There are a few take-home lessons to learn from this. First, if you are challenging a patent, be careful about citing to any portion of a reference in the challenger’s reply that was not cited in the petition. Similarly, if you are defending a patent, pay careful attention to what is cited in the challenger’s reply, compared to the original petition, and do not be shy about insisting on a right to make additional replies to anything that is cited for the first time in the reply. Finally—and more broadly—this case shows that the APA can provide a successful basis for an appeal from the PTAB.

PTAB’s Ambiguous Language Is Basis For Federal Circuit Vacating PTAB’s Opinion

cafc1Yesterday, the Federal Circuit remanded a PTAB decision for just the second time.  In Ariosa Diagnostics v. Verinata Health, Inc., the Federal Circuit vacated and remanded the Board’s decision upholding the validity of Verinata’s patent because the Board’s opinion was ambiguous as to whether or not it had appropriately considered a prior art brochure (identified as Exhibit 1010).

Ariosa submitted Exhibit 1010 with its Petition, and Exhibit 1010 was referenced in the declarations filed by Ariosa’s expert witnesses.  However, Exhibit 1010 was not relied upon as invalidating art under §103.  Rather, Ariosa and its experts referenced Exhibit 1010 in a general manner to illustrate the background knowledge that a person of ordinary skill in the art would have possessed at the time of the invention.  Ariosa relied upon three other references to establish a prima facie case of obviousness.

In its reply brief, Ariosa submitted a second declaration of one of its experts that again referenced Exhibit 1010, but did so in a way that provided little, if any, additional explanation as to the role of Exhibit 1010 in Ariosa’s argument.  The Board declined to consider Exhibit 1010 at all because “neither Petitioner nor Dr. Morton explains why Exhibit 1010 could not have been presented as part of the asserted ground of unpatentability in the first instance with the Petition.”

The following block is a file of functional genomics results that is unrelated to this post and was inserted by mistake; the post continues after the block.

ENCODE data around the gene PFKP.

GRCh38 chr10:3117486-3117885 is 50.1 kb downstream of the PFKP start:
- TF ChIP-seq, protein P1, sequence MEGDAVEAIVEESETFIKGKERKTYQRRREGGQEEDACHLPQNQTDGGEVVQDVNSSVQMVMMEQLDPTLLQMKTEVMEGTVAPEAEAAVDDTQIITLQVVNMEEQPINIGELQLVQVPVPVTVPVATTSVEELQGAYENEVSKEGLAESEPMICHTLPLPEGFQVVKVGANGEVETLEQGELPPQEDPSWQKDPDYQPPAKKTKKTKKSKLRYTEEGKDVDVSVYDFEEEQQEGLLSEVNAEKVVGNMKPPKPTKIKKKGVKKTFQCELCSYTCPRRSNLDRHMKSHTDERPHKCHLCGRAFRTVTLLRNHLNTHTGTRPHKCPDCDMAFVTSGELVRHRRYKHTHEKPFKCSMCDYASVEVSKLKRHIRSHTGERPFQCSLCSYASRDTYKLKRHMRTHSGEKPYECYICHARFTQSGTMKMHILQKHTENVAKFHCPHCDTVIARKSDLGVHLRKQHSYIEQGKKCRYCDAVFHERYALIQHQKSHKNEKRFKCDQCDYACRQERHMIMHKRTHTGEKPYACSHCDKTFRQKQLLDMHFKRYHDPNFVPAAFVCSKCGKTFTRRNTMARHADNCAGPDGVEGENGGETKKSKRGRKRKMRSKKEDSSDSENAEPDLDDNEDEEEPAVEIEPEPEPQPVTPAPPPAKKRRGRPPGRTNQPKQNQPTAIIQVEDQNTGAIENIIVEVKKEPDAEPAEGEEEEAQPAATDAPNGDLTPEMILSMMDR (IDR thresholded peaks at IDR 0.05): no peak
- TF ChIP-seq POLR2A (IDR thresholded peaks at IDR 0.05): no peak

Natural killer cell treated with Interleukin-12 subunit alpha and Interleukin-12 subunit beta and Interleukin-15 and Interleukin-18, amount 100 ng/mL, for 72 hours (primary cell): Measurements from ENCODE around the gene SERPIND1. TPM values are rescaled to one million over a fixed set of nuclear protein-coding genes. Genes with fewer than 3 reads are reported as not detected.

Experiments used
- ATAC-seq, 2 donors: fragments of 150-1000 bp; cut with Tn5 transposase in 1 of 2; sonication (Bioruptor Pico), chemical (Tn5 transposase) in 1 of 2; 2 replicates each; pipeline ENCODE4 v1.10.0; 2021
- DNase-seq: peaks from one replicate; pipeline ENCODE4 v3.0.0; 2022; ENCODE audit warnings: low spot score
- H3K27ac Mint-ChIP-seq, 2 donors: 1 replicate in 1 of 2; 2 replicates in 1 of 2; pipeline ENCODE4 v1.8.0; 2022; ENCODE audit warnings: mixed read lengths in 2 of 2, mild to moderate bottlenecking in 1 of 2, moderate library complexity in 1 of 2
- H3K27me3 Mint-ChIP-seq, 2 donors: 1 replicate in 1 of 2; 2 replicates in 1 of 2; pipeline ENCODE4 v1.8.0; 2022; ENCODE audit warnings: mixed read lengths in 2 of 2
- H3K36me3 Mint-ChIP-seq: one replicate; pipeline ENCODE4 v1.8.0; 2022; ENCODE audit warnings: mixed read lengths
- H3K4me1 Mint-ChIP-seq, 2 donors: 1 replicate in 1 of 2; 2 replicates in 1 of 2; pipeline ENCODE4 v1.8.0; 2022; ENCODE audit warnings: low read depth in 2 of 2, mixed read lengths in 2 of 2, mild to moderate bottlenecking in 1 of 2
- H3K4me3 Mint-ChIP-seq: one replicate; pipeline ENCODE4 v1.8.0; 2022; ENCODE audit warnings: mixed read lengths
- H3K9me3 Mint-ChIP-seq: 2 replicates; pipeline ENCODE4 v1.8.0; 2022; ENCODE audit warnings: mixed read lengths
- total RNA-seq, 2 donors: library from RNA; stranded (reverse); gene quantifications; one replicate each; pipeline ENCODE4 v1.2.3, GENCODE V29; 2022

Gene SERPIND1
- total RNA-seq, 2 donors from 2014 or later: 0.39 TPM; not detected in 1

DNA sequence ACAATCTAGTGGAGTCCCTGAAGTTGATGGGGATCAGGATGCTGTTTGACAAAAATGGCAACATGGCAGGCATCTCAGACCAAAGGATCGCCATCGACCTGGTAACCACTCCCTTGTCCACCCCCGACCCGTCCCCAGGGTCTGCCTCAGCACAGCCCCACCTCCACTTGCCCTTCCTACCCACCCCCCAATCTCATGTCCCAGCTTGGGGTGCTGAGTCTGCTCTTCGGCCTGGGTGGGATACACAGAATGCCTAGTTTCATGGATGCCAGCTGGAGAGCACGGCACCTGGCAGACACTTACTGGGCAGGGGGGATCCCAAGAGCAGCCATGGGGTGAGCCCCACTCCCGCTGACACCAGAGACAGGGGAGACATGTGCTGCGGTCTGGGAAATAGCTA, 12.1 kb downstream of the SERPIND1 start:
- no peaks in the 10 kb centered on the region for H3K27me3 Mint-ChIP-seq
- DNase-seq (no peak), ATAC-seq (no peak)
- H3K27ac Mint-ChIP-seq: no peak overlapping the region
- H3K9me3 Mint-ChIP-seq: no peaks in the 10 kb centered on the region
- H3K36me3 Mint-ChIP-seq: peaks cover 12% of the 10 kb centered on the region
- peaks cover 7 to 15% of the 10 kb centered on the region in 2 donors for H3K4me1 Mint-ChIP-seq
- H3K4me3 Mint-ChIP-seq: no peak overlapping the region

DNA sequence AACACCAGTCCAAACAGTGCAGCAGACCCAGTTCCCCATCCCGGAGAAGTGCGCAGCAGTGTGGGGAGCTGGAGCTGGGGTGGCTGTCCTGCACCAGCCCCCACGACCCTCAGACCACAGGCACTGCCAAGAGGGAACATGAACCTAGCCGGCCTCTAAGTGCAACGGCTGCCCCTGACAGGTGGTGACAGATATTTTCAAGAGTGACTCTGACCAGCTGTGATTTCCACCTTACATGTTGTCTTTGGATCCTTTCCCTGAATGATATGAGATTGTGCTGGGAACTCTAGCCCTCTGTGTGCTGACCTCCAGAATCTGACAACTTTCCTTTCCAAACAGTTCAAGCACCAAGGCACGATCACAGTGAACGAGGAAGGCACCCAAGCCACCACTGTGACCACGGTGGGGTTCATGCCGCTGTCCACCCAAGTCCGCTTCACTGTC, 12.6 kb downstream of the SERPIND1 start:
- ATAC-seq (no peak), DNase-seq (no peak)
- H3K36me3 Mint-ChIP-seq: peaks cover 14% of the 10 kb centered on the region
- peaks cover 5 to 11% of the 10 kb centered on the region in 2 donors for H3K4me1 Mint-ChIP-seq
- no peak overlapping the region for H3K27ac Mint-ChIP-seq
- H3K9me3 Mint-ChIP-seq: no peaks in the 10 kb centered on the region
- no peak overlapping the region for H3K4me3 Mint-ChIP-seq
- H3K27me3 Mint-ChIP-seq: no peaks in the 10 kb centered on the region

The Federal Circuit found the language of the Board’s opinion to be ambiguous as to whether the Board declined to consider Exhibit 1010 because (i) it had not been identified at the petition stage as one of the pieces of prior art defining a combination for obviousness as part of the asserted ground of unpatentability, or (ii) Ariosa had failed to adequately explain the relevance of Exhibit 1010.  If the former, then the Board erred, because prior art submitted as part of the original petition can be used to demonstrate the knowledge of skilled artisans without being asserted as part of the §103 combination of art.  If the latter, however, the Board would be justified in giving no weight to Exhibit 1010.  Because the Federal Circuit was unable to determine the underlying reason for the Board giving no weight to Exhibit 1010, the Federal Circuit vacated and remanded the case.

Secondarily, Ariosa challenged the Board’s refusal to consider an embodiment that was disclosed in one of the prior art references that formed Ariosa’s ground for unpatentability, but was not relied upon until Ariosa filed its reply brief.  The Board declined to consider the alternative embodiments because they had not been identified or discussed in the petition or supporting declarations.  The Federal Circuit upheld the Board’s decision in this regard, citing the Board’s discretion to “exclude or give no weight to the evidence where a party has failed to state its relevance or to identify specific portions of the evidence that support the challenge.”  37 C.F.R. §42.104(b)(5).